One thing is certain; dealing with loss is not easy. Unfortunately, at some point in our lives, we will lose a loved one. This is a given fact of life from which we cannot escape. Today, I share a very personal story of loss and how I dealt with the flow of emotions that ensued.
My aunt was visiting from abroad. We had just had a great start to the weekend and I was looking forward to another wonderful day as we went to bed that night. In the middle of the night, my father woke my mother and asked her to ready a bath so that he may purify his body before he dies. Horrified, my mother, inquisitive, spent the next few minutes trying to understand what was happening. She finally agreed to the ominous request. By the time my mother got back to the bedroom, my father was paralyzed over half of his body and lost consciousness. He never spoke again and never woke up. He died a week later at a local hospital. I was eleven years old at the time. Loosing dad was a shock for my family. I took it hard, real hard. It wasn’t because he died that bothered me – we expected that our parents would die at some point. It was the way it happened: I never really said goodbye.
Evaluating what was lost: a sacred bond between father and son
Dad and I had a strong bond. By age nine, I could drive a stick shift, knew my way around an engine and could do most maintenance tasks in a home. He taught me. Somehow he felt these skills were a must for a man. He saw in me a future full of possibilities; a better version of himself. I loved and admired him for what he was and how he overcame countless challenges to get to where he was. He was an autodidact who became a mechanical engineer for a prestigious French company. He was not just a father to me but a friend, a teacher, a cheerleader and a mentor. My ambitious nature and willingness to make a positive mark in society was instilled in me thanks to him.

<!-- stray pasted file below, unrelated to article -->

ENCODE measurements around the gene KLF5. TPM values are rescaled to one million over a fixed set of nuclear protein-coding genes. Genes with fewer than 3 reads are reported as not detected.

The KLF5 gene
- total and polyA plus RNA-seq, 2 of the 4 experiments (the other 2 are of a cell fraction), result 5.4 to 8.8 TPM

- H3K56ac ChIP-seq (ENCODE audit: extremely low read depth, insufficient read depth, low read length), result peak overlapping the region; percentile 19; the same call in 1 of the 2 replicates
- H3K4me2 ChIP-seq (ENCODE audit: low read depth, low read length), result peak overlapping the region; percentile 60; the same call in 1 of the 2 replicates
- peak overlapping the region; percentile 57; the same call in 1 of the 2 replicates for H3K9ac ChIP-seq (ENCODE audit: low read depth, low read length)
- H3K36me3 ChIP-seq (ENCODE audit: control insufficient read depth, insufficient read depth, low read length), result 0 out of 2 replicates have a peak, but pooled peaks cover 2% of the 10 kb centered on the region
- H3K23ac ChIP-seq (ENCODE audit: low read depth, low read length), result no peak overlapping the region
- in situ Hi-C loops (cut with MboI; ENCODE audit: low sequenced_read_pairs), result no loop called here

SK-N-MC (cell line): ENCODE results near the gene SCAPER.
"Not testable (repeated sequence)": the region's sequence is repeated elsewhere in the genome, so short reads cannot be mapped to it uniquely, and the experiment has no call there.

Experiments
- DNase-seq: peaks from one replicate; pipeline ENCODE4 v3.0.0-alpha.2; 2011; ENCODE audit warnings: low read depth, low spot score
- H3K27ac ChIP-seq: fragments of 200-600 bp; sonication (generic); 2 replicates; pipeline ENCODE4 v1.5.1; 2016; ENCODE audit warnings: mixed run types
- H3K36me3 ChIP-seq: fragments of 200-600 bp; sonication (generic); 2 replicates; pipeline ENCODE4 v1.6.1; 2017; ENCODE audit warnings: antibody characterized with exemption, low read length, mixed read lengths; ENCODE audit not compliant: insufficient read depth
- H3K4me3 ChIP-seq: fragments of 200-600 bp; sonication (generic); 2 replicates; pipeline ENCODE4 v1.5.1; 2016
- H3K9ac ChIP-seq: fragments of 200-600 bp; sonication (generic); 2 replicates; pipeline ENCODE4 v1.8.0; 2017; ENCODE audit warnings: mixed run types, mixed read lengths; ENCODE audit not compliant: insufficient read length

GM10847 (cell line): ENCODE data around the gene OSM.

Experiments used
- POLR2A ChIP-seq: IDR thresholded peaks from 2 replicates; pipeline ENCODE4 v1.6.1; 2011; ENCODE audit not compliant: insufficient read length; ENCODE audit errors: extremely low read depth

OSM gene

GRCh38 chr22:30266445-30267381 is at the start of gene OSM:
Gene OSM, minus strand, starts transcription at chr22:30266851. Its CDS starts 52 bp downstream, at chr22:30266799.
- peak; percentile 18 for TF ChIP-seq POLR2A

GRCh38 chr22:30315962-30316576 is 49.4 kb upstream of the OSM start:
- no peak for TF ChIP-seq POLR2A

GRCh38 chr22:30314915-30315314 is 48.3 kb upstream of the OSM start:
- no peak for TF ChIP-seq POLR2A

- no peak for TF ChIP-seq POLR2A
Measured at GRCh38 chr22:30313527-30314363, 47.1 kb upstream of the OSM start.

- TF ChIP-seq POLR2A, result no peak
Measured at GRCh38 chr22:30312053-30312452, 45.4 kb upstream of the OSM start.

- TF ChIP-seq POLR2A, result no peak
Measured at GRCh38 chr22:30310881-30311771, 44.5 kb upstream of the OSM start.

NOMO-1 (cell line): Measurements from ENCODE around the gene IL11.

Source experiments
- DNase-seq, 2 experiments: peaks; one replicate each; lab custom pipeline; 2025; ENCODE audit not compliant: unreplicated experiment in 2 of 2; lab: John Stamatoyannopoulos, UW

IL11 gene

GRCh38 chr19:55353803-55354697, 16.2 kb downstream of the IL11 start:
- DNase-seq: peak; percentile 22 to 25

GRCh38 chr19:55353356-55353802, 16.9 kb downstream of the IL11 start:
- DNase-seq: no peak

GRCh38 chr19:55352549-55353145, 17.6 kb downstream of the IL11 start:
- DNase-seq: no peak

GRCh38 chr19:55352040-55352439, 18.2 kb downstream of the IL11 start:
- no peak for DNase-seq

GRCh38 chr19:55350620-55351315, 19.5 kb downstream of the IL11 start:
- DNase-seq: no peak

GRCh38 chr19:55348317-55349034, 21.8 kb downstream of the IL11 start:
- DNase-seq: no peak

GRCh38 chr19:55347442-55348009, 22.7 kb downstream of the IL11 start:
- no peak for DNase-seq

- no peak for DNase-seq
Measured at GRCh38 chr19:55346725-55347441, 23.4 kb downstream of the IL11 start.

When culture, perceptions and society get in the way of grieving
Although my emotions were erupting every which way, I simply internalized all of it. I was indifferent on the outside but an internal war of emotions was raging inside me. I questioned my faith, wondered what I had done wrong to warrant such a tragedy to befall my family. I even felt ashamed that my father was dead; my friends had parents and I didn’t. This was a precarious moment in my life but I was conscious of the fact that my thinking was different, and not in a good way. I was well aware that if I buried my feelings long enough, they would resurface when I least expected it, in a burst of tears, an outburst of anger, depression or worst. The challenges I faced did not help either. For instance, therapy was not an option, mainly because I did not have access to it. There were also cultural factors in play: grieving was a family affair. In other words, an individual’s emotional struggle with the grieving process was not addressed separately. You just had to deal with it like everyone else.
Ways to cope with grief: it takes time to heal
Don’t suppress your feelings or emotions. When you can, be around others who understand what you are going through. Face the fact that you lost someone that you really cared about and they are not coming back. Let your emotions out: cry. I remember hiding behind a door and releasing three days worth of internalized pain and how good it felt (don’t hide, this is perfectly normal). The notion that “boys don’t cry” is completely misguided! Instead, you need to let it out. Understand that we live in biological vessels that we have no control over. There is a saying that is “the moment a body tastes life, it is guaranteed death.” Life and death are natural dualities. Like water and fire, wind and earth, we do not control them. We never will.